• Values the sovereignty of local Treaty Tribes and is interested in centering their leadership
  • Future focused with familiarity on key issues facing Whatcom county at this time and into the future
  • Understands the economic value that preserved recreation lands can bring to Whatcom County
  • Recognizes the importance of cross-sector collaboration to solve complex problems

For a more detailed outline of Alicia Rule’s perspective you can read her full questionnaire response here:
https://drive.google.com/file/d/13IhqZkbrA-t13VDrA3MftPUTfCiKI6Tx/view?usp=sharing 

Suggested script/email to council

Use council@co.whatcom.wa.us to reach all councilmembers.  Or, reach out individually:

 

Subject: Council appointment recommendation

Hello, my name is {your name} and I am a constituent residing in {location}.  With twenty-nine applicants for the open council seat, I appreciate the challenge in evaluating and choosing among people with diverse qualifications.  I think {applicant name} is the strongest choice for this appointment.  {Applicant name} {reasons why they will be great}.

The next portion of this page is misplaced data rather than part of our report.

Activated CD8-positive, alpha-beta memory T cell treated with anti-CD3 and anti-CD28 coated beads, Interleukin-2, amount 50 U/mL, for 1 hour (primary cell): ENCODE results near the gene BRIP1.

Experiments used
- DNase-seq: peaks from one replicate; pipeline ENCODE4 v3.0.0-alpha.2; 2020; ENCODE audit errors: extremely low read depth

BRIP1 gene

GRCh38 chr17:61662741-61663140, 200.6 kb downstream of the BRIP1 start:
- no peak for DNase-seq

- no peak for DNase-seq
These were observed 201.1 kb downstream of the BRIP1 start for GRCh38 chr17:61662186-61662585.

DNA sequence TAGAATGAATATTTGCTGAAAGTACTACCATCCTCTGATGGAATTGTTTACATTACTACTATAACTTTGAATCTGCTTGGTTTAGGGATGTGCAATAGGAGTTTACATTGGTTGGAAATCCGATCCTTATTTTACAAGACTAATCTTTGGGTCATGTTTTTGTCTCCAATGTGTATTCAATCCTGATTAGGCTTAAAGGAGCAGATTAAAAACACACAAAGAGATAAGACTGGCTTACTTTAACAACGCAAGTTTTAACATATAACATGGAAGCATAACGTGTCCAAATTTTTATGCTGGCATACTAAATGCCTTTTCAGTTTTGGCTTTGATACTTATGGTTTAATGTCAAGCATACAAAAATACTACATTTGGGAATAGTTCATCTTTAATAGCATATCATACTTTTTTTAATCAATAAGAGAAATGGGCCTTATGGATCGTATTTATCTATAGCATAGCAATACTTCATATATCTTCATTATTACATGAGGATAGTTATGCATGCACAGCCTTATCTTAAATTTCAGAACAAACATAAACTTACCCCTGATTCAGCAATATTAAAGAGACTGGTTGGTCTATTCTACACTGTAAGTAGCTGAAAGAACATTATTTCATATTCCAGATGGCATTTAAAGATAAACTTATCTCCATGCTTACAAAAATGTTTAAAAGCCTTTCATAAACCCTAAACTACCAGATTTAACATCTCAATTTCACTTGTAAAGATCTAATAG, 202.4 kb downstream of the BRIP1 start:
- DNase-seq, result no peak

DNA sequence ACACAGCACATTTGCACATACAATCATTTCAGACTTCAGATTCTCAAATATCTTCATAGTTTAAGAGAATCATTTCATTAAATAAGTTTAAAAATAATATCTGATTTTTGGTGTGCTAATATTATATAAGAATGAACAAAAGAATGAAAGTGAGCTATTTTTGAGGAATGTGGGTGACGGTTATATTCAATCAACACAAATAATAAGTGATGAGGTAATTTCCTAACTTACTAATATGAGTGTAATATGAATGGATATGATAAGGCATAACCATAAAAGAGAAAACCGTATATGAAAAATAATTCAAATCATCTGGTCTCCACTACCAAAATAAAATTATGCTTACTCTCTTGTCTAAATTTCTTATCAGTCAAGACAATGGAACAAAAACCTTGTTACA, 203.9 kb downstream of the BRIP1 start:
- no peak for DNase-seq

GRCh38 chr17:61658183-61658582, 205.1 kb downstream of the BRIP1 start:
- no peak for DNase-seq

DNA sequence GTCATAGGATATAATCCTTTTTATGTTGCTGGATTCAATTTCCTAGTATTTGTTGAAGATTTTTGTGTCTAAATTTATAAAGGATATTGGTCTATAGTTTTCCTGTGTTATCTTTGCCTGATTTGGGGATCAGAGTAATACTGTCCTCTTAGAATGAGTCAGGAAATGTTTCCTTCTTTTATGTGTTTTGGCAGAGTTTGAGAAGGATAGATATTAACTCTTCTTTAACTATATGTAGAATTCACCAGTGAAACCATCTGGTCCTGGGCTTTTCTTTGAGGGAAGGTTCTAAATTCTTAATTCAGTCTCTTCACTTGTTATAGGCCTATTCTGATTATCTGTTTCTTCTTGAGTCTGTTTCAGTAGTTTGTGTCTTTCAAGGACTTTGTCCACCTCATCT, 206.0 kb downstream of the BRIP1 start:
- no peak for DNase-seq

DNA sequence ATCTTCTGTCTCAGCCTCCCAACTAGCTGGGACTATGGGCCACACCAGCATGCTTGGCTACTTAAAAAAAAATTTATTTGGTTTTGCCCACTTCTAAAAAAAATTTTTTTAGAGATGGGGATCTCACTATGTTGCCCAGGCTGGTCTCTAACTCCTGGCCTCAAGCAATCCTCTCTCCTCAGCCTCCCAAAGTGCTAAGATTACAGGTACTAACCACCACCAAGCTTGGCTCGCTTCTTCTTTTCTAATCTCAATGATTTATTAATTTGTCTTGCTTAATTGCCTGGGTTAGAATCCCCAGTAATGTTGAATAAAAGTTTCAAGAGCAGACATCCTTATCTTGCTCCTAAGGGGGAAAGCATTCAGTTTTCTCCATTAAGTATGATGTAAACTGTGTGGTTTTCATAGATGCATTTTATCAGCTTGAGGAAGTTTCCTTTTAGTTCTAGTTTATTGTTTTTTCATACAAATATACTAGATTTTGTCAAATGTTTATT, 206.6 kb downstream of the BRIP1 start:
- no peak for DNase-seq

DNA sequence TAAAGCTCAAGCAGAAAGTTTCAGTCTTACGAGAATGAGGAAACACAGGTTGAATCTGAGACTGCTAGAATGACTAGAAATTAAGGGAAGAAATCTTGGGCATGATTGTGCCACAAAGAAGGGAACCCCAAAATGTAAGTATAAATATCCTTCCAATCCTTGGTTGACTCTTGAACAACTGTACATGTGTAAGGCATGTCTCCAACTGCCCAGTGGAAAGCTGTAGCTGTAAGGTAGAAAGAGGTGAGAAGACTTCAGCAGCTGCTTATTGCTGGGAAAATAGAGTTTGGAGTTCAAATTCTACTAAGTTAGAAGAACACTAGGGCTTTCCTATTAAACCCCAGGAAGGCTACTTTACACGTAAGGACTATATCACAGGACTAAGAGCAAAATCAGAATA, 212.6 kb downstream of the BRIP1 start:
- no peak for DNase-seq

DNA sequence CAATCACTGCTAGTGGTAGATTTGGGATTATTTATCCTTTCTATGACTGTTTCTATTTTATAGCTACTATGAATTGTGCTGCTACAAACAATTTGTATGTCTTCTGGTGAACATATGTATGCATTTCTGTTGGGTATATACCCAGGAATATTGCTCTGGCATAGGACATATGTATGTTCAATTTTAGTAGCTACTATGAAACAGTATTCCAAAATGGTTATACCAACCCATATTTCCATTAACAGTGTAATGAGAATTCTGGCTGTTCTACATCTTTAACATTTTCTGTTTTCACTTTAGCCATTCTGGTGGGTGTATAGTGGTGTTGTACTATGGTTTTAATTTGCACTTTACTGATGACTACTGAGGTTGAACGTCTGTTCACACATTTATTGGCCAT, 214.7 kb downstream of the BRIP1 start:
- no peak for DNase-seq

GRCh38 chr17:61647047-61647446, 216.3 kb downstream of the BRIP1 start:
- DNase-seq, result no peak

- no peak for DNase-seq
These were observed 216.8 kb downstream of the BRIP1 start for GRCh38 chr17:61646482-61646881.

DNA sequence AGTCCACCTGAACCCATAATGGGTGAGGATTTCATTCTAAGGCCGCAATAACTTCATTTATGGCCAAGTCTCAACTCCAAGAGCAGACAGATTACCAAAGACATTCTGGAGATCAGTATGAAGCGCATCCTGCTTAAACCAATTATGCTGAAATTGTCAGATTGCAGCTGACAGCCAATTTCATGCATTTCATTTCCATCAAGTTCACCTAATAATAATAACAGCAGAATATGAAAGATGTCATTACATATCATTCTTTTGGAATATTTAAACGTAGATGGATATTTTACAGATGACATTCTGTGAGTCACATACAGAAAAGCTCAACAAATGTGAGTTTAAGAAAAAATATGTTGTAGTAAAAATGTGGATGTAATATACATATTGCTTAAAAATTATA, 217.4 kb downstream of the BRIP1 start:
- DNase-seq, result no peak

Sincerely,
{your name}

Civic Tithing – 2018

Civic tithing can stabilize funding for our local organizations in an uncertain economic future. From the Old English for “one-tenth”, tithing has traditionally meant giving part of one’s income to a church or government. In civic tithing, we take the routine giving concept and apply it to civic and community organizations in Whatcom County. Together, our group could improve and stabilize the financial outlook for organizations serving our community in 2017.

First, decide how much of your income you could part with on a monthly or yearly basis, whether 0.1% or 10%. Take the annual cost and divide by 12. Then set up monthly donations to an organization in that amount.

To help you identify organizations, a few Riveters Collective members curated this list for us. We originally published it for 2017, and updated for 2018.

Take action: